“Queerness, Voice, Embodiment”

2nd Symposium of the LGBTQ+ Music Study Group

20th-21st April 2018, Maynooth University

 

Symposium Report by Thomas Hilder

 

The symposium “Queerness, Voice, Embodiment” took place from 20th to 21st April 2018 at Maynooth University, Ireland. It was the second annual symposium of the LGBTQ+ Music Study Group, an organization established in 2016 to bring together scholars of different disciplinary and sub-disciplinary backgrounds interested in music, gender and sexuality. In line with the Study Group’s ethos, the event set out to elicit current queer and feminist perspectives on musical performance, particularly the voice, with a desire to nurture approaches informed by notions of embodiment, theories of intersectionality, and critiques of neoliberalism. Through a range of formats – including a keynote lecture, roundtable discussions, presentations, and invited themed panels – the symposium raised broader issues of local and global LGBTQ+ politics as well as pressing issues of diversity and wellbeing in contemporary higher education.

The symposium began on the Friday morning with a welcome by the chair and lead organizer Danielle Sofer (Maynooth University). This was immediately followed by a discussion about safe spaces by the Study Group chair Thomas R. Hilder (Norwegian University of Science and Technology, Trondheim) and a 30-minute “speed-networking” exercise, whereby participants briefly introduces themselves to as many other people in the room.

            The academic rigour and critical poise of the symposium was set by the keynote speaker, Liam Lillis Ó Laoire (NUI Galway). His paper “Thinking about Race with Traditional Irish Song” beautifully weaved together reflections on whiteness, gender and sexuality through inspecting canonical Irish folk music in contemporary, multi-ethnic and postcolonial Ireland. Further explorations of gender, sexuality and ethnicity in Irish contexts were offered through an invited panel on the second day. Here, Moynagh Sullivan (Maynooth University) examined Irish national identity by critiquing the received hetero-patriarchal cannon of Irish-British pop stars and posited alternative feminist and queer lineages. Her fellow panellist, the cabaret and burlesque performer Shir Madness offered an eloquent critique of cultural appropriation in burlesque performance by drawing on her own experiences as a postcolonial Irish citizen.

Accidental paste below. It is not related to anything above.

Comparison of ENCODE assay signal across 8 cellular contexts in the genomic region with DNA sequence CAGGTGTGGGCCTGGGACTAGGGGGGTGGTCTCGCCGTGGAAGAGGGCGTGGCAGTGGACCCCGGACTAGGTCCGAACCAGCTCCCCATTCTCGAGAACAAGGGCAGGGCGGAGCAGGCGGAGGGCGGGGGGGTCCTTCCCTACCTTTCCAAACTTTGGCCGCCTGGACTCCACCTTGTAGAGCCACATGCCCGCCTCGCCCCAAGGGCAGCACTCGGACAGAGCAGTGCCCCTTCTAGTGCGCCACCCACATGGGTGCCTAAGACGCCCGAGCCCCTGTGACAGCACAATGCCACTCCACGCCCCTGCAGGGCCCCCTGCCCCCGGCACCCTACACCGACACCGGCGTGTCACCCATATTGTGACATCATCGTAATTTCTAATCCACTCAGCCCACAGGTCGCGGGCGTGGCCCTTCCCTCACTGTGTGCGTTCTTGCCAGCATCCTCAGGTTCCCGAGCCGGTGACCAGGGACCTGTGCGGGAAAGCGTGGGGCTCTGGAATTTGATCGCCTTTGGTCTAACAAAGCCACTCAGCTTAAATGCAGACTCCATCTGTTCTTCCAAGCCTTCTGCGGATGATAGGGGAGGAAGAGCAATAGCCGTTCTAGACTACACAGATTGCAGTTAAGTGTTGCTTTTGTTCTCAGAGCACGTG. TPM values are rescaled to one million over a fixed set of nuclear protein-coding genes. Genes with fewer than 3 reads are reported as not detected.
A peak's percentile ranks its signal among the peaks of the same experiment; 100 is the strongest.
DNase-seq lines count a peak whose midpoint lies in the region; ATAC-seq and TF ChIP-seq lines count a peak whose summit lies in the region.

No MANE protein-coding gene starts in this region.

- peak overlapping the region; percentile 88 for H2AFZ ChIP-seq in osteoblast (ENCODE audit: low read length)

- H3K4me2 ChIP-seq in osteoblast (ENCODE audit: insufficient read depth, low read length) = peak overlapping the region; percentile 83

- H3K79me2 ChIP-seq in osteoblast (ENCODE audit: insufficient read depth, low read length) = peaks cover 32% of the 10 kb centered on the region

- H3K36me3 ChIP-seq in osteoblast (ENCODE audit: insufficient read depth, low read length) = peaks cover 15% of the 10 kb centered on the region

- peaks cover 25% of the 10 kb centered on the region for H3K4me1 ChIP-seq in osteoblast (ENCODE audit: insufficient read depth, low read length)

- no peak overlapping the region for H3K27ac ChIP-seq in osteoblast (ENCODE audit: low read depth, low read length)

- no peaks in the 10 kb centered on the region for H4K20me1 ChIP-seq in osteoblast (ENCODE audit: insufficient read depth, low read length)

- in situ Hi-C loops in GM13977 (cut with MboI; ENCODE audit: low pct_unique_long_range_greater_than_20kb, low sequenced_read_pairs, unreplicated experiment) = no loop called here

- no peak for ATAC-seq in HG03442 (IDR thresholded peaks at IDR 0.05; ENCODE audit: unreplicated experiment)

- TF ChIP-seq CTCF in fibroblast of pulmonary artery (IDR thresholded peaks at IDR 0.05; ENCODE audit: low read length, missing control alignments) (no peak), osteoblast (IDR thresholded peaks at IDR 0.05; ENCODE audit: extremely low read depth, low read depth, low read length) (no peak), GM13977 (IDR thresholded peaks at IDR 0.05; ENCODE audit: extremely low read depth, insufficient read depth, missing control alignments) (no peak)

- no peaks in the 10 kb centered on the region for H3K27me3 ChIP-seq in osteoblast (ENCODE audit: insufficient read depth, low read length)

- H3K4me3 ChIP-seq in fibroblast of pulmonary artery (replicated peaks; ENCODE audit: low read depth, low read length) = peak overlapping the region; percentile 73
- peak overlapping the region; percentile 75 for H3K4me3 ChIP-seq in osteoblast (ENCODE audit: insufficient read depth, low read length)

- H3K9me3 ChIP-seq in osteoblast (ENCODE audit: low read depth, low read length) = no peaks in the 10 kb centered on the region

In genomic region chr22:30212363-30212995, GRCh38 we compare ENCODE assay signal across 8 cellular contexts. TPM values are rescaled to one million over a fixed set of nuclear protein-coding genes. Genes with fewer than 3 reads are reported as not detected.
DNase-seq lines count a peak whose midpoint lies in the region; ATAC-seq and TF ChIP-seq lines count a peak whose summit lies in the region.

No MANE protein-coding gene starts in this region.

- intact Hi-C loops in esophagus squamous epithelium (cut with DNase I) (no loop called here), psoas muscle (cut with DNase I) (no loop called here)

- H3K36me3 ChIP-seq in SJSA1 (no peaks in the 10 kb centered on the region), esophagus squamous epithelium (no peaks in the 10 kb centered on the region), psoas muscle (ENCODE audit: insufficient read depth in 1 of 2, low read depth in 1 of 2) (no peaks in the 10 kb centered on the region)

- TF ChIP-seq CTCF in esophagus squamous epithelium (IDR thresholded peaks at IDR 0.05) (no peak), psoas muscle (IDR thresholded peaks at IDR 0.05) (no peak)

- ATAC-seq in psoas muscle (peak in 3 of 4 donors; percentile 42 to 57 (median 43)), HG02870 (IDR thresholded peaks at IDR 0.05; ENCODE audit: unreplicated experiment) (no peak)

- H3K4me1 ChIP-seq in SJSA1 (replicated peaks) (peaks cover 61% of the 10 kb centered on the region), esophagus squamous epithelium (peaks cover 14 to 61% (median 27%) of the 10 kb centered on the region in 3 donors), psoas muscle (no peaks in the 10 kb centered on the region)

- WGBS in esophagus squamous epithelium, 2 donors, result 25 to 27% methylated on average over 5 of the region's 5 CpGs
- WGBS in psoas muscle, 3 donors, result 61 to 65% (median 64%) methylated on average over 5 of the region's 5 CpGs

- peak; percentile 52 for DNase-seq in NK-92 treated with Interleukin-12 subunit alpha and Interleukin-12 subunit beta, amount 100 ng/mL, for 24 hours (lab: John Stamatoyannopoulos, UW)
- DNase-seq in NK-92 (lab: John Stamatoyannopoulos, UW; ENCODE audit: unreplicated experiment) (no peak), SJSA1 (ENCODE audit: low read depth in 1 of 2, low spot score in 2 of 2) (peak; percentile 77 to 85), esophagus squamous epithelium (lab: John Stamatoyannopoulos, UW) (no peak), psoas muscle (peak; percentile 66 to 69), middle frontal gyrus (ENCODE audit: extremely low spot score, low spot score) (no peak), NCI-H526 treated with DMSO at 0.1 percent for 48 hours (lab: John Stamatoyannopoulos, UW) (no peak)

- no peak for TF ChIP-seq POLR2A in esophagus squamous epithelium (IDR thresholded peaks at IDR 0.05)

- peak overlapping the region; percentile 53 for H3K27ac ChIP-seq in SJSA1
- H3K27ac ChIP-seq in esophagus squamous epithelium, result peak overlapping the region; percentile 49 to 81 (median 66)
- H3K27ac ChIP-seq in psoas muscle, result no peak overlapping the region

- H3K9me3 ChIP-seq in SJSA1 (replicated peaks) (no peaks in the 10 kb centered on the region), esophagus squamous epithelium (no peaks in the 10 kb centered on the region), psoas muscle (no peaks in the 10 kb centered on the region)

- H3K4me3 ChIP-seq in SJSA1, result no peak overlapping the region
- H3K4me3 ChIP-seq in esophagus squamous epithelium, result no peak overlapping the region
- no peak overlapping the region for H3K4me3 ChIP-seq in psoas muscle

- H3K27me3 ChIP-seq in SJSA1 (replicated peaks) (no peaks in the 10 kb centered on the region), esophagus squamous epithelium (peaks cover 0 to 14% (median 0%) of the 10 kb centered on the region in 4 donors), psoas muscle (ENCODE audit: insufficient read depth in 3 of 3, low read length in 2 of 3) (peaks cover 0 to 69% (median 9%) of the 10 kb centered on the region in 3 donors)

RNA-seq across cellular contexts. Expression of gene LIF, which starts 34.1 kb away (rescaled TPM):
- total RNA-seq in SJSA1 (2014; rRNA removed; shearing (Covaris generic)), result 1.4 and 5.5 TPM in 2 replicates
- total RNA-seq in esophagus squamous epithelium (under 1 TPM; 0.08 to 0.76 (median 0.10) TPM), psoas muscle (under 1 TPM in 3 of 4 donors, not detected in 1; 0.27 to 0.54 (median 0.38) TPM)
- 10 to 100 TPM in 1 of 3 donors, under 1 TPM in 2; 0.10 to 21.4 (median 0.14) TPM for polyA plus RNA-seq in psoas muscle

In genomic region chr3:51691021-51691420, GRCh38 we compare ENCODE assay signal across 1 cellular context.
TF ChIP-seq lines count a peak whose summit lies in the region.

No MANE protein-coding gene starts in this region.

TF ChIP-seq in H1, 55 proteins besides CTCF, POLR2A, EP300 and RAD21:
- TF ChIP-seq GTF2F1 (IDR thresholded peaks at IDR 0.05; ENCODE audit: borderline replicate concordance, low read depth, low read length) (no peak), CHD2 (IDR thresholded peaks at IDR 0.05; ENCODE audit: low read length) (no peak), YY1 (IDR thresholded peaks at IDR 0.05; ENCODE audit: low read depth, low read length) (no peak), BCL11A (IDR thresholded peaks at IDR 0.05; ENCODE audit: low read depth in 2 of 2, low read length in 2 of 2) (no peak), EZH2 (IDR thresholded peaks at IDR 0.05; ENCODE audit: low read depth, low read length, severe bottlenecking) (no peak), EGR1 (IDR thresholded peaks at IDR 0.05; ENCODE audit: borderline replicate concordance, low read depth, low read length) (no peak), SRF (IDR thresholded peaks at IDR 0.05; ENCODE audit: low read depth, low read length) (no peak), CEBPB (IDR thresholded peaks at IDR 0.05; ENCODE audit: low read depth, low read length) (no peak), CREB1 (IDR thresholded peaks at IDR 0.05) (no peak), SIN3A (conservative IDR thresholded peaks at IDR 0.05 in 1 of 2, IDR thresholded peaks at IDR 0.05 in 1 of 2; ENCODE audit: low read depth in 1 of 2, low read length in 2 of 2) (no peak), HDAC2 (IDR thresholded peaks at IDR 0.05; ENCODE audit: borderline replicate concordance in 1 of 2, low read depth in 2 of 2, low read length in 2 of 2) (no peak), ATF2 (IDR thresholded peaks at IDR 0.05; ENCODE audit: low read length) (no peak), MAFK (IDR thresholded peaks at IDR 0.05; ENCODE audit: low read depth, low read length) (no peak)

Intersections of gender, sexuality and coloniality were also addressed in several other presentations, including a study of queer Cuban dancing bodies by Moshe Morad (Tel Aviv University) and an analysis of the South African queer artist of colour Umlilo by Ernst van der Wal (Stellenbosch University/Humboldt University of Berlin). Chris Stover’s (Arizona State University) presentation on the composer-improviser-activist Sun Ra, and the organised panel on falsetto, countertenors and male sopranos by Michael Arshagouni, Robert Crowe and Morgan Crowley drawing on their work as musicologists and performers, explicitly explored the voice. The theme of embodiment was explored in different guises, through a study of lip-syncing in RuPaul’s Drag Race by Manuel Pinto (University of Groeningen), reflections on gendering in ballet education in the UK by Jonathan Still (UCL Institute of Education), and an analysis of the composition, performance and reception of the works by the US composer Harry Partch by John Hails (Edinburgh Napier University).